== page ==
Disturbing new details emerge in case of St. George teen accused of attempted school bombing

Photo: Gephardt Daily

ST. GEORGE, Utah, March 28, 2018 (Gephardt Daily) — Court papers filed in the case of a 17-year-old St.George boy accused of bringing a bomb into Pine View High School reveal just how determined the suspect was to not only build and detonate the bomb, but also his indifference to killing or injuring his fellow students.

The teen, arrested after the March 5 incident, is now charged with:

  • Attempted murder, a first-degree felony
  • Use of a weapon of mass destruction, a first-degree felony
  • Graffiti, a class A misdemeanor, based on a Feb. 15 incident at Hurricane High School
  • Abuse of a flag, a class B misdemeanor, from the Feb. 15 incident

According to court documents, the March 5 incident began when the suspect entered Pine View High School with two backpacks, one containing an Improvised Explosive Device (I.E.D.)

“Video surveillance from the school indicates that he entered the school with the two backpacks at 11:08 am,” says a document released by the Utah Court system.

“He then walked into the Media Center (library) and sat at a work station for approximately 21 minutes. Video surveillance further shows that he left the Media Center at 11:31 am and walked north in the main hallway until reaching the cafeteria.

“He then waited in the food line and after getting his lunch, sat in the middle of the cafeteria alone. He still had both backpacks with him during all of this time. At 11:39 am, he got up from the lunch table, walked into the main hallway near the restrooms, and walked in a circle, and then walked directly to the area of the vending machine and can be observed on video surveillance placing the backpack on the ground leaning against the front right (east) corner of the vending machine.”

The backpack was black and light blue, and bore the embroidered logo of a health care company. It was left against one of three vending machines, the one closest to the hallways of the cafeteria.

“There were approximately 75-150 students in the commons/cafeteria area at this time,” the statement says. “At 11:42 am, (the suspect) opened the backpack, lit the fuse, and walked away from it.”

Soon after, several students who noticed “dark gray smoke and a strong odor coming from the backpack for 30-60 seconds,” reported the backpack to the school resource officer, who approached the backpack, examined its contents, then “removed it from the school and contacted the Washington County Bomb Squad and the school was completely evacuated,” the court documents say.

The suspect, seen on surveillance video wearing a green, military-style hat and a red/burgundy colored jacket with a Pine View High School Panther JROTC patch, was found by law enforcement officers and wearing the same clothing.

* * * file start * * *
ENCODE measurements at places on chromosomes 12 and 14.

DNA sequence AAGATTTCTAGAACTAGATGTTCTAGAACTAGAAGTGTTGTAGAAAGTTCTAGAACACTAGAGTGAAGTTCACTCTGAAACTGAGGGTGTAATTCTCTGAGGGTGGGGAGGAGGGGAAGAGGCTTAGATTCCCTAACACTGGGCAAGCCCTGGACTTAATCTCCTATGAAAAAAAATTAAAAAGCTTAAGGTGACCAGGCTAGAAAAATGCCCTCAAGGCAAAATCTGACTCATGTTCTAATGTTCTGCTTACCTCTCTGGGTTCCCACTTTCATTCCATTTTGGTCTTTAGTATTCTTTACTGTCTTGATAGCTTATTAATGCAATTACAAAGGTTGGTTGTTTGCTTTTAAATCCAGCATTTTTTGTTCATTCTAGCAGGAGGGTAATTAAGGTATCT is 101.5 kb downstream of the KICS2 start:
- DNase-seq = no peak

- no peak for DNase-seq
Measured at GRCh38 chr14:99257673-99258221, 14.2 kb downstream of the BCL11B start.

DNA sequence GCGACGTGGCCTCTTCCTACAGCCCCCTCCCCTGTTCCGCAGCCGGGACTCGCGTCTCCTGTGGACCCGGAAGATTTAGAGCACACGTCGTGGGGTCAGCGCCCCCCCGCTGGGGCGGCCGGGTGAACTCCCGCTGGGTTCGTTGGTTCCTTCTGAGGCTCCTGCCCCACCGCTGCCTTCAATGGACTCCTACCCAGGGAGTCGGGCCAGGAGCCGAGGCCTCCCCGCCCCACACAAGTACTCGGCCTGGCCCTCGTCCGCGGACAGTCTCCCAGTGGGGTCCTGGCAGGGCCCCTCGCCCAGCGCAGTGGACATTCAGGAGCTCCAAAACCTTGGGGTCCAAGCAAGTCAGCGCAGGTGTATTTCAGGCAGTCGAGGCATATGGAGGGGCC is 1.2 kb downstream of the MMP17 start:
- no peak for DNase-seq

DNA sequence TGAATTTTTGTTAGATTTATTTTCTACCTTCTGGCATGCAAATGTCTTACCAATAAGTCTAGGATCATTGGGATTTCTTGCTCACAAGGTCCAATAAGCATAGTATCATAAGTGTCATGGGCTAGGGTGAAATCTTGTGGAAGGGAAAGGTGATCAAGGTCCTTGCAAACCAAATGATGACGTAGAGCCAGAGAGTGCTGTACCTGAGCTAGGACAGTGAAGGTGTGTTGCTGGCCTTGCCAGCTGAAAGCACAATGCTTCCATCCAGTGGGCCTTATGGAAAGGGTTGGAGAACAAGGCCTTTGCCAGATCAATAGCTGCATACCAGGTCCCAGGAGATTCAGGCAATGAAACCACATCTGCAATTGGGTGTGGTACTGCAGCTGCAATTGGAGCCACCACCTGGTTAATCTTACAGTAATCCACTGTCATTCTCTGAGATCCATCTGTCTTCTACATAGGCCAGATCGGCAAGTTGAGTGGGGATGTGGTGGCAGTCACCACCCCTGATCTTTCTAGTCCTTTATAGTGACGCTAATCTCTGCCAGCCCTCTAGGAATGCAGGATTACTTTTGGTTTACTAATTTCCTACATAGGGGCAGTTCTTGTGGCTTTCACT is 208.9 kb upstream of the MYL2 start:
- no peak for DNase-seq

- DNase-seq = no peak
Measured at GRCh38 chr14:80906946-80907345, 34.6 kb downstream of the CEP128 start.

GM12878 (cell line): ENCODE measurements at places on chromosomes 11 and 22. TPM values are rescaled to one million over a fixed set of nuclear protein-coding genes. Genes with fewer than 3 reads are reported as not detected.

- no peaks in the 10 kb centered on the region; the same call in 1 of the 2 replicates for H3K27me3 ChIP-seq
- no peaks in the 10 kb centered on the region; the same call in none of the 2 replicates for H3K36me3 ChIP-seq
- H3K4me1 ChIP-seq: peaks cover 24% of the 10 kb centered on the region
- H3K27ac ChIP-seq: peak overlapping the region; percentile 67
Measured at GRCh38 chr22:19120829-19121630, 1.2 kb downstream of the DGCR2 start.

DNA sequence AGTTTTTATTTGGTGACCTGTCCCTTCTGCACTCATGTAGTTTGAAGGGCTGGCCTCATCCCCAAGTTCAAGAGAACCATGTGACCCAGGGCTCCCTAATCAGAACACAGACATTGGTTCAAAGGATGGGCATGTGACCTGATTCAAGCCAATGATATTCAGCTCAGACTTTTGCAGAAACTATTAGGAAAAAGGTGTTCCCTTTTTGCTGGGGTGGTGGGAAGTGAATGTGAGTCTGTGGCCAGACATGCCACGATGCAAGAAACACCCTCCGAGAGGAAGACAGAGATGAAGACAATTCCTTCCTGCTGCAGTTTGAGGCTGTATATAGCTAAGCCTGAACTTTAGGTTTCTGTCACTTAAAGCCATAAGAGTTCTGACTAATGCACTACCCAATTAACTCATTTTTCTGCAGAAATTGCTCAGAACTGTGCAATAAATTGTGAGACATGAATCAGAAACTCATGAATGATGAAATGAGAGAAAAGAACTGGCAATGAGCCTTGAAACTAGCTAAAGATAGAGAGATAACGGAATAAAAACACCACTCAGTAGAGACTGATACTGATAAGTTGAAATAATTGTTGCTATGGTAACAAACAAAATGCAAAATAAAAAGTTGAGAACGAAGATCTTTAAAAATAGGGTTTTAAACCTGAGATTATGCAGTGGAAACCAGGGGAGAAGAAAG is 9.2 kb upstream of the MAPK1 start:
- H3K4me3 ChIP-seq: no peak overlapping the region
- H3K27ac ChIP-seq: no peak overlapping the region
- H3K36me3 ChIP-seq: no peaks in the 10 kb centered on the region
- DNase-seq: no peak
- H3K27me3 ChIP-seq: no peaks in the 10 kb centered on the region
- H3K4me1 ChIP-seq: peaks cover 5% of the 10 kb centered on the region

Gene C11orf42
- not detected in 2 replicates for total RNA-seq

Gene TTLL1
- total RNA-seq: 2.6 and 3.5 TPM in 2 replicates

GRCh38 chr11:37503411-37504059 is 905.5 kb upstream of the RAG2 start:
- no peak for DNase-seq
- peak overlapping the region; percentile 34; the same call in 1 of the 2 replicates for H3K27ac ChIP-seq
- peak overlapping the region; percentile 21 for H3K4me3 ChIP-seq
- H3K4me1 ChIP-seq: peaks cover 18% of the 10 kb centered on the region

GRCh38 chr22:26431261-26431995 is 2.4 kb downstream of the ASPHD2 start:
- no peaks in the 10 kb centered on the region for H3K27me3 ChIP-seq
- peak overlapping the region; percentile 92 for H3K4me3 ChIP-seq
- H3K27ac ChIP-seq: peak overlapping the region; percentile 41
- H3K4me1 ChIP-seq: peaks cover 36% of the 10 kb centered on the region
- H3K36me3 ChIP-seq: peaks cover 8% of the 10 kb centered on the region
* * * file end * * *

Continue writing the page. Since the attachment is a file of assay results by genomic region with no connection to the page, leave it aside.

The Washington County Bomb Squad examined the I.E.D and determined the device was made from a metal soup can filled with 10 items, including:

  • BB shots removed from shotgun shells
  • Black gun powder
  • Three 16.9 oz. water bottles of gasoline
  • A burnt match and an unburnt match
  • JROTC clothing

After being read his Miranda Rights and saying he understood them the suspect agreed to speak with detectives from the St. George Police Department.

“During this interview, he admitted to placing the backpack against the vending machine and lighting the fuse with a match. He described to the detectives how he made the device.”

Asked if he had intended to hurt anyone, the suspect relied, “Kind of a little bit. If someone got hurt, I probably wouldn’t care.”

Later in the interview, one of the two detectives asked, “Let’s say that thing goes off and classmates would have gotten killed or seriously injured, what do you think about that?” the suspect responded, “I would have been fine with it.”

A little later in the interview, he was asked whether there is something specific that has caused him to be angry or want to hurt other people. He responded, “The way life is going; it’s not going well. There’s a bunch of bad people; I don’t like the way the world is going. I just wanted to do something to make it different.”

Asked what students might have done to hurt him, the suspect replied, “Probably nothing; I don’t really see death as bad; it’s a new kind of way of life.”

Asked in the same March 5 interview about the Feb. 15 incident, in which Hurricane High School was vandalized and an improvised ISIS flag was used to replace the schools United States flag, the suspect admitted making the ISIS flag from materials found in his grandparents’ shop.

During the execution of the search warrant at the suspect’s home, supplies like those used to make the flag and fill the backpack were located, the court papers say.

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